Hoping to rein in late-night crime in downtown Silver Spring, Maryland, Montgomery County Executive Marc Elrich is proposing that certain late-night businesses adopt police-approved safety plans.
Elrich unveiled the proposal Monday afternoon at the Civic Center in Silver Spring, flanked by Chief of Police Marcus Jones, District 4 Council member Kate Stewart and representatives from the business community.
Downtown Silver Spring has seen a rash of crimes in recent weeks, including car jackings and the shooting death of a man in a parking garage just days before Christmas.
“The legislation will make certain that key businesses open after midnight, in identified areas of the county, are part of the solution. These businesses will work with police on items ranging from security personnel and training to exterior lighting, graffiti removal and security cameras,” Elrich said.
Under Elrich’s plan, businesses would be targeted for mandatory safety regulations based on crime data, and the requirements could include business-provided 24-hour video monitoring with high-definition digital cameras of entrances, exits and areas where cash registers are located.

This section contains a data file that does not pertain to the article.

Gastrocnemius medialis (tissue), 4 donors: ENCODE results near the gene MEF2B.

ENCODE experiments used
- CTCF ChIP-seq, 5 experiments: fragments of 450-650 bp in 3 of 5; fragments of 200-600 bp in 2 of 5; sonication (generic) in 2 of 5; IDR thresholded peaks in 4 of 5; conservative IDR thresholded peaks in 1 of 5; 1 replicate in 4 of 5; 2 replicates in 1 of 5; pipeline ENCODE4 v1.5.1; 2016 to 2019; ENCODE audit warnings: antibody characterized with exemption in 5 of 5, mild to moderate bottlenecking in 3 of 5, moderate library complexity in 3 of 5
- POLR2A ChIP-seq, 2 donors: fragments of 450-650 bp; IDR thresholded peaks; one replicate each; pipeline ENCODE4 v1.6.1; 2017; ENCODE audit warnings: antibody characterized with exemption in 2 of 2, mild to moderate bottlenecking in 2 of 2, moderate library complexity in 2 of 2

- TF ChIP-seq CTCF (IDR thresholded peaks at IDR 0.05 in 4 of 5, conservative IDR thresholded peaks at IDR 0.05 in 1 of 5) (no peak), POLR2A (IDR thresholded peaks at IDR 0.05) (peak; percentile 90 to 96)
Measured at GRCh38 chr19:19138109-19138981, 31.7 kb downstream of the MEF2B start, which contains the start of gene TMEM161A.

In addition, there could be requirements for sufficient outdoor lighting and regulations governing the tint on window glass so the interior can be viewed from the outside.
“Affected businesses that refuse to comply will receive a daily fine … and I fully intend, if you do not follow the rules, that we will shut them down,” Elrich said.
Police chief Jones said the downtown area is currently under increased police patrols. He added that surveillance camera coverage has been expanded and automated license plate readers have been deployed. Jones said that some late-night businesses are obtaining hand-held metal detectors to keep out guns.
“Prevention is the key. It’s not that we want to wait until a crime is occurring, we want to be out in front to make sure individuals know that we take people’s safety very seriously in this county … we want individuals who are living in downtown Silver Spring to have peace when they go to sleep at night,” Jones said.
A leading figure representing the business community spoke in favor of the proposal.
“We’re committed to working with police, to working with the county to make Silver Spring a safe, comfortable, welcoming place for everyone who lives, works and visits here,” said Jane Redicker, president of the Greater Silver Spring Chamber of Commerce.
The legislation still must undergo scrutiny by the county council, but it’s won early support from Council member Stewart, who said a grant program could be created to help some businesses offset the costs.
“I want to make sure that Silver Spring continues to be a place where young people, families, older folks, everyone feels safe to come and enjoy everything we have here,” Stewart said.